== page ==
Dead Bang (1989)
Fun cop movie foreshadows crimes of the 90s
I missed this movie entirely during its original release but recently caught in on late night cable. Must say I was pleasantly surprised. The coolest thing about this movie was how it foreshadowed actual crime events that would happen later at places like Ruby Ridge and Mt. Carmel. And of course it was hilarious to see Johnson get to reprise his tough guy problem child Sonny Crocket type role. My favorite scene was when he enlists the straight-laced probation officer to serve in lieu of a warrant. Hilarious trick - made me wonder if that really works in real life. And the puking ruled. The one downer in this movie is that the gun fighting scenes were not produced well enough to convey the true sense of fear and danger, and the tactics employed made them look more like actors than gunfighters. This is usually the sign of a limited budget, which this movie probably had.
Napoleon Dynamite (2004)
Most significant movie of 2004 gets no Oscar
On an art per dollar basis, I totally believe this was the most significant movie of 2004, and the Academy snubbed it. Given millions upon millions of dollars, any number of directors could've told the story of Howard Hughes or a scrappy female boxer. Those were great films, too, but Dynamite made our jaws drop while simultaneously lifting our spirits with its anachronistically hilarious depiction of modern Idaho. For those of us who remember Jon Gries in Running Scared and Real Genius, his Uncle Rico clearly steals pretty much every scene he's in. I think it's great to see Gries break out after so many years under the radar... To those of you who don't "get" this movie, see it twice.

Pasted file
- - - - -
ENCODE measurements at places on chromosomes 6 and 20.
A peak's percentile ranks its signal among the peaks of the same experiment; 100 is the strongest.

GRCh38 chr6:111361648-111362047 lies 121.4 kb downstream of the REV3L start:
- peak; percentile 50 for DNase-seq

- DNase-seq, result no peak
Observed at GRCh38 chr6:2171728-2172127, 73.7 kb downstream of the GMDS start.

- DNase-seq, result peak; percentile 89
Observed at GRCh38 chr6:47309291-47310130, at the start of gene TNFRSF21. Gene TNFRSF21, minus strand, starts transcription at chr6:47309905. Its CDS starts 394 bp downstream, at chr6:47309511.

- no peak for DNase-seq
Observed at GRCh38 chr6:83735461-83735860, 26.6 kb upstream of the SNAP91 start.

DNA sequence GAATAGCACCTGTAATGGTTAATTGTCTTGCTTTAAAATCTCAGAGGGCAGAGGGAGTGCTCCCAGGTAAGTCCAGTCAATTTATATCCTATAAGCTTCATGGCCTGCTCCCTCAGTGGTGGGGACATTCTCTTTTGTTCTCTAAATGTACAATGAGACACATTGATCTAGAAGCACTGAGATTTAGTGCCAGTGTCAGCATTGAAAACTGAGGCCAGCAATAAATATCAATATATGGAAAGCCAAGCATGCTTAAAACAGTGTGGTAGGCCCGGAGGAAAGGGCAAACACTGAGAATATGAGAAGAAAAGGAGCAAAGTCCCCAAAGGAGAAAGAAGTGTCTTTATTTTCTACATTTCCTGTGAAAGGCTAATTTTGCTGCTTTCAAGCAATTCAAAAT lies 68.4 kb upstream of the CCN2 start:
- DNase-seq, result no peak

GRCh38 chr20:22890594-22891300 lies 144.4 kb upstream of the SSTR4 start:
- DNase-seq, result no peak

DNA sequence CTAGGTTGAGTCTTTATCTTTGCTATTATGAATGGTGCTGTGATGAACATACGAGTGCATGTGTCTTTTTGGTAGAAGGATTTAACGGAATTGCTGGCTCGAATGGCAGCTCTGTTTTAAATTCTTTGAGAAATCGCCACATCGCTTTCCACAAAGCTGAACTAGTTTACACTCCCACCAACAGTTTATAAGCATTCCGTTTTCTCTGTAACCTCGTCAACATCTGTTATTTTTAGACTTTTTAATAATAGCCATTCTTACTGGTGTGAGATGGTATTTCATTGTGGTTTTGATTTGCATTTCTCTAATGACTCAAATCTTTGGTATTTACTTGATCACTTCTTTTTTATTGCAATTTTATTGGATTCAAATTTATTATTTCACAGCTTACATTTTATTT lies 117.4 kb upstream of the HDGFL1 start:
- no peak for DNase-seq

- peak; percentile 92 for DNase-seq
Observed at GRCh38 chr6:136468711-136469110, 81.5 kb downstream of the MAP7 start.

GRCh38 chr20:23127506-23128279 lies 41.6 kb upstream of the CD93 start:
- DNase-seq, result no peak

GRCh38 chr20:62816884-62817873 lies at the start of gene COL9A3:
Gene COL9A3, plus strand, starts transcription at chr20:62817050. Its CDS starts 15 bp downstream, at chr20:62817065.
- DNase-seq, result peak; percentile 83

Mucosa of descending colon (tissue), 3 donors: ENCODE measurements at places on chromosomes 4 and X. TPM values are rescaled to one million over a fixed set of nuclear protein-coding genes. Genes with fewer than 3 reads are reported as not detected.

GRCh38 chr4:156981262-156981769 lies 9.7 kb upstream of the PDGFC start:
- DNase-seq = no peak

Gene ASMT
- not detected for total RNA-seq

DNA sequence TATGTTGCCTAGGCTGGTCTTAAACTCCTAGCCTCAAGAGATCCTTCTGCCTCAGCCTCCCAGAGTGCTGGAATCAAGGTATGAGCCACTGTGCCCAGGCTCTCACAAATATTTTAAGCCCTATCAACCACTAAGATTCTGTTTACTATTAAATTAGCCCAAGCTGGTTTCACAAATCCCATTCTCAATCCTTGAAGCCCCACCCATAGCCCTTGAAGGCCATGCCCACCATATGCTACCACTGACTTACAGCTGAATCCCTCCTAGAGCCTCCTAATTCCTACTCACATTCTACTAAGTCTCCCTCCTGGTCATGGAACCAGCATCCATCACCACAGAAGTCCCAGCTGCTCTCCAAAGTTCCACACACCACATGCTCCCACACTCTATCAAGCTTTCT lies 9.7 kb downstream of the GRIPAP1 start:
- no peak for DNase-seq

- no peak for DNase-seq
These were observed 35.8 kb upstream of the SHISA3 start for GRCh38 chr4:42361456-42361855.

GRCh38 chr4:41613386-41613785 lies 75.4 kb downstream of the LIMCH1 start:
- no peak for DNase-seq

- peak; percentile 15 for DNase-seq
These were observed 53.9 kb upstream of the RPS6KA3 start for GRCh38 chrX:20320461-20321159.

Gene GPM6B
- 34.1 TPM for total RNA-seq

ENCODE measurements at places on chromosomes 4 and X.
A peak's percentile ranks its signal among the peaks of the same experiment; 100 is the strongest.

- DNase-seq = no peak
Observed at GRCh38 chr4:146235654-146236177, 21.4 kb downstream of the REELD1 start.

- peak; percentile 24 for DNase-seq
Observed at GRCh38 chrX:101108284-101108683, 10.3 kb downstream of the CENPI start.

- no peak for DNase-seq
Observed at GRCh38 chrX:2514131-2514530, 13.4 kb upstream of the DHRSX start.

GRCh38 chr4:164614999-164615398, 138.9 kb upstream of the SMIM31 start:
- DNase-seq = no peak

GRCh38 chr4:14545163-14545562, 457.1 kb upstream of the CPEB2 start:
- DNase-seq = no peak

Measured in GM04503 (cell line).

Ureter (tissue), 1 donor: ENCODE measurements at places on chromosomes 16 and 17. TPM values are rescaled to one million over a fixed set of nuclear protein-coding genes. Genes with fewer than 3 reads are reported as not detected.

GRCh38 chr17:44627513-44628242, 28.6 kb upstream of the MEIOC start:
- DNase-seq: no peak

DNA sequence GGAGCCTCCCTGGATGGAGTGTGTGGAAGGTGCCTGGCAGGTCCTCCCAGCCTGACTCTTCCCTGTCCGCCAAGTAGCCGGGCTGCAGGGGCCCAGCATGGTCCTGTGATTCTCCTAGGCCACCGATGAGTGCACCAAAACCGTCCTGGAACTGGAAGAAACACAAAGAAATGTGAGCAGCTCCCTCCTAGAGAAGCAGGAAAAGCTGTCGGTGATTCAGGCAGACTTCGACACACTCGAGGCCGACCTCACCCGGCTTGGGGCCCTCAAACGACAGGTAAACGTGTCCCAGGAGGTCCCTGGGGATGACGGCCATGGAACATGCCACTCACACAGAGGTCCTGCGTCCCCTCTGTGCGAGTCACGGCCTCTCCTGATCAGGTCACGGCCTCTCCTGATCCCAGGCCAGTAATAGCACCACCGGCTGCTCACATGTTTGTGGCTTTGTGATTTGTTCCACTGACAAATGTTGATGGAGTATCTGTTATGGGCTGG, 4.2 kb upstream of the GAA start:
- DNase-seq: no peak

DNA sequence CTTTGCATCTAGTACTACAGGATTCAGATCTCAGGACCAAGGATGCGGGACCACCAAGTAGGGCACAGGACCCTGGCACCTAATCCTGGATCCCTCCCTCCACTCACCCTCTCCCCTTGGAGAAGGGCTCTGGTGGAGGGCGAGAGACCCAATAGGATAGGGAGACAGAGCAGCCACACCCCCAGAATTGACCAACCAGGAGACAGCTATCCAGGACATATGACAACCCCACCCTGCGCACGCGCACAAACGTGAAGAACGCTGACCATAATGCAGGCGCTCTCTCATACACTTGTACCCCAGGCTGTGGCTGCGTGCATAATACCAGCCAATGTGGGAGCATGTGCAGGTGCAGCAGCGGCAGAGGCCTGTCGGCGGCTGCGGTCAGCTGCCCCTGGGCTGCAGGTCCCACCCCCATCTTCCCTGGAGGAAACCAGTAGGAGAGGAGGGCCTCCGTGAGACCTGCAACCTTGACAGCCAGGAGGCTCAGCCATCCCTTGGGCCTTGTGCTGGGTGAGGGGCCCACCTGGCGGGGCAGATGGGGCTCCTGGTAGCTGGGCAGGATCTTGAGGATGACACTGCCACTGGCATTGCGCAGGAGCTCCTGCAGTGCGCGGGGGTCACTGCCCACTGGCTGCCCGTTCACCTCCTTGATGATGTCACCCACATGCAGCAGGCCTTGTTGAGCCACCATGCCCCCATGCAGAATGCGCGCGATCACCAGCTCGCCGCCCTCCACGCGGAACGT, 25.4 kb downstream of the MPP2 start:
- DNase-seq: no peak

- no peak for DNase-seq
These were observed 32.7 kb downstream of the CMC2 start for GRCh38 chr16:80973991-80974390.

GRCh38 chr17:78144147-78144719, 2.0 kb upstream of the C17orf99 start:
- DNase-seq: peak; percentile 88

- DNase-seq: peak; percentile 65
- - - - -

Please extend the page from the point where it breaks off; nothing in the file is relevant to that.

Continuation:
Wedding Crashers (2005)
Vince in fine form
The raunchiness of this film recalls the fun of the early 80s, before the AIDs scare combined with the PC movement ruined all stupid T&A comedies forever. If you think that Vince Vaughn's motor mouth is second only to Woody Allen's, this is your film. Some have said this is his best work since Swingers, but I actually think it's a step up. Bradley Cooper pleasantly surprises as the dead-on annoying, better-than-you-are east coast frat boy. Somebody else's conspicuously uncredited performance is hilarious. Rachel McAdams is hot. I've seen others trash Own Wilson's work in this, but I thought he did great. Finally, the movie does a good job of swinging between plausible and absurdist moments, with Wilson catching most of the serious ones. Enough said. I give this 8 of 10.